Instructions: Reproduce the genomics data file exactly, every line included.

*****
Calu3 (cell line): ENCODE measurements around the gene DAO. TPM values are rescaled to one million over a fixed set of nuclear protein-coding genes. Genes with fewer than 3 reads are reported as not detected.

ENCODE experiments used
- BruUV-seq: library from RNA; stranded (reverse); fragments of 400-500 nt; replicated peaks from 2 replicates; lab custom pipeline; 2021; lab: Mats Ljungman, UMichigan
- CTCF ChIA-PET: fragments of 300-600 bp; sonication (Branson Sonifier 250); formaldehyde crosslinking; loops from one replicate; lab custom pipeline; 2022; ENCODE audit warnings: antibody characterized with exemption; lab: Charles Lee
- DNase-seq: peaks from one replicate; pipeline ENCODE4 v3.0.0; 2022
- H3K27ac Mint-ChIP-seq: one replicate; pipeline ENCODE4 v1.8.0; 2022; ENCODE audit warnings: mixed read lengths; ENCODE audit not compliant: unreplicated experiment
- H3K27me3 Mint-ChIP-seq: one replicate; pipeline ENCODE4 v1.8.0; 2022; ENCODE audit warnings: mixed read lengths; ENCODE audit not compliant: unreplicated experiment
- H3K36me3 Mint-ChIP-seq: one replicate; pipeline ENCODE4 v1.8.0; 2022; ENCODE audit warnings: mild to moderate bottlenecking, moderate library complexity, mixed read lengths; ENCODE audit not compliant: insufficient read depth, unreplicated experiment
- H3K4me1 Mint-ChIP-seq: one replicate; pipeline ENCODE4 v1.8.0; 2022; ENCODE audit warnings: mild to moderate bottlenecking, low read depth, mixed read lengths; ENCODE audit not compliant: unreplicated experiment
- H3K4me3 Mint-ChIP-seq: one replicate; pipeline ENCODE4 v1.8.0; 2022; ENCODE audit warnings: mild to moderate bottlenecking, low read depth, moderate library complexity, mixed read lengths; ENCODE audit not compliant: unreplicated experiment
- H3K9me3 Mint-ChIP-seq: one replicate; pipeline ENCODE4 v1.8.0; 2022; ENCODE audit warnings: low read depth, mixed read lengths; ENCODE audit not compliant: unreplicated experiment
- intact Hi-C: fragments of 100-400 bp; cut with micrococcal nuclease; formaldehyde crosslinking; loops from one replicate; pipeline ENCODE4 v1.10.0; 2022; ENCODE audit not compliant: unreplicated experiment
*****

Calu3 (cell line): ENCODE measurements around the gene DAO. TPM values are rescaled to one million over a fixed set of nuclear protein-coding genes. Genes with fewer than 3 reads are reported as not detected.

ENCODE experiments used
- BruUV-seq: library from RNA; stranded (reverse); fragments of 400-500 nt; replicated peaks from 2 replicates; lab custom pipeline; 2021; lab: Mats Ljungman, UMichigan
- CTCF ChIA-PET: fragments of 300-600 bp; sonication (Branson Sonifier 250); formaldehyde crosslinking; loops from one replicate; lab custom pipeline; 2022; ENCODE audit warnings: antibody characterized with exemption; lab: Charles Lee
- DNase-seq: peaks from one replicate; pipeline ENCODE4 v3.0.0; 2022
- H3K27ac Mint-ChIP-seq: one replicate; pipeline ENCODE4 v1.8.0; 2022; ENCODE audit warnings: mixed read lengths; ENCODE audit not compliant: unreplicated experiment
- H3K27me3 Mint-ChIP-seq: one replicate; pipeline ENCODE4 v1.8.0; 2022; ENCODE audit warnings: mixed read lengths; ENCODE audit not compliant: unreplicated experiment
- H3K36me3 Mint-ChIP-seq: one replicate; pipeline ENCODE4 v1.8.0; 2022; ENCODE audit warnings: mild to moderate bottlenecking, moderate library complexity, mixed read lengths; ENCODE audit not compliant: insufficient read depth, unreplicated experiment
- H3K4me1 Mint-ChIP-seq: one replicate; pipeline ENCODE4 v1.8.0; 2022; ENCODE audit warnings: mild to moderate bottlenecking, low read depth, mixed read lengths; ENCODE audit not compliant: unreplicated experiment
- H3K4me3 Mint-ChIP-seq: one replicate; pipeline ENCODE4 v1.8.0; 2022; ENCODE audit warnings: mild to moderate bottlenecking, low read depth, moderate library complexity, mixed read lengths; ENCODE audit not compliant: unreplicated experiment
- H3K9me3 Mint-ChIP-seq: one replicate; pipeline ENCODE4 v1.8.0; 2022; ENCODE audit warnings: low read depth, mixed read lengths; ENCODE audit not compliant: unreplicated experiment
- intact Hi-C: fragments of 100-400 bp; cut with micrococcal nuclease; formaldehyde crosslinking; loops from one replicate; pipeline ENCODE4 v1.10.0; 2022; ENCODE audit not compliant: unreplicated experiment